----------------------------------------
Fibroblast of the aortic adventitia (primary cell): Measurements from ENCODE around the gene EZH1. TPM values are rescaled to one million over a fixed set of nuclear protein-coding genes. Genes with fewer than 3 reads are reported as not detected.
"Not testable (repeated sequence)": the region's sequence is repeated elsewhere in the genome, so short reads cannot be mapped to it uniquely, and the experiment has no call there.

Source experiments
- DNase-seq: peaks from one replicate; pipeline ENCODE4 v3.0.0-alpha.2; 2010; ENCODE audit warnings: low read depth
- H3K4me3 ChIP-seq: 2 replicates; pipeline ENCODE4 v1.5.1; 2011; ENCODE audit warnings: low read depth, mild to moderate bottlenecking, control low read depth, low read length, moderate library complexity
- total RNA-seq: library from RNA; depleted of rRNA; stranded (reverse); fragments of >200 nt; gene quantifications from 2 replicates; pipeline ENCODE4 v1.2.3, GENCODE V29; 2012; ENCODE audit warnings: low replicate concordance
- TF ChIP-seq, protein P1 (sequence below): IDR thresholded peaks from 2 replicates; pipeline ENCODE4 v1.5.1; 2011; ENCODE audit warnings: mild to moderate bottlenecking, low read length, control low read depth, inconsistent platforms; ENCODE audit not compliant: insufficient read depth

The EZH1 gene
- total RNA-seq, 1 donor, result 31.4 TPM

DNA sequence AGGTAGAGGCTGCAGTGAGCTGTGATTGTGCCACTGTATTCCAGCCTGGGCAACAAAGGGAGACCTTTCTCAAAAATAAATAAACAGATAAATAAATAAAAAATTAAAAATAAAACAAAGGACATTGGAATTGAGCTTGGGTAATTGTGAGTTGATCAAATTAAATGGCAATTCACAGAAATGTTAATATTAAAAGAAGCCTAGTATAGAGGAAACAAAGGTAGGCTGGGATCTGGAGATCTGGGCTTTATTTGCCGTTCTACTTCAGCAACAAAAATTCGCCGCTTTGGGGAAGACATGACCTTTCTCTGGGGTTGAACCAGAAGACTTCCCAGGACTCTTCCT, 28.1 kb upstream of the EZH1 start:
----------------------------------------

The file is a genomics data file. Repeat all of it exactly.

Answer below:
Fibroblast of the aortic adventitia (primary cell): Measurements from ENCODE around the gene EZH1. TPM values are rescaled to one million over a fixed set of nuclear protein-coding genes. Genes with fewer than 3 reads are reported as not detected.
"Not testable (repeated sequence)": the region's sequence is repeated elsewhere in the genome, so short reads cannot be mapped to it uniquely, and the experiment has no call there.

Source experiments
- DNase-seq: peaks from one replicate; pipeline ENCODE4 v3.0.0-alpha.2; 2010; ENCODE audit warnings: low read depth
- H3K4me3 ChIP-seq: 2 replicates; pipeline ENCODE4 v1.5.1; 2011; ENCODE audit warnings: low read depth, mild to moderate bottlenecking, control low read depth, low read length, moderate library complexity
- total RNA-seq: library from RNA; depleted of rRNA; stranded (reverse); fragments of >200 nt; gene quantifications from 2 replicates; pipeline ENCODE4 v1.2.3, GENCODE V29; 2012; ENCODE audit warnings: low replicate concordance
- TF ChIP-seq, protein P1 (sequence below): IDR thresholded peaks from 2 replicates; pipeline ENCODE4 v1.5.1; 2011; ENCODE audit warnings: mild to moderate bottlenecking, low read length, control low read depth, inconsistent platforms; ENCODE audit not compliant: insufficient read depth

The EZH1 gene
- total RNA-seq, 1 donor, result 31.4 TPM

DNA sequence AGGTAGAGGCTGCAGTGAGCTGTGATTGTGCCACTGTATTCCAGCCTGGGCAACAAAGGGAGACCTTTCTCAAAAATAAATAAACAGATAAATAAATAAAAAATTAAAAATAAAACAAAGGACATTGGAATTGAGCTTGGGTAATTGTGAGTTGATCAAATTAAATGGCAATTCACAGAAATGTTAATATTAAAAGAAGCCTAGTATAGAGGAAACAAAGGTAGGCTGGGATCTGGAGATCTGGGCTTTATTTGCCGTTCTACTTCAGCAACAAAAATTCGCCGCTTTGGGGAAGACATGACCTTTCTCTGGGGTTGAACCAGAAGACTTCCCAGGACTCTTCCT, 28.1 kb upstream of the EZH1 start: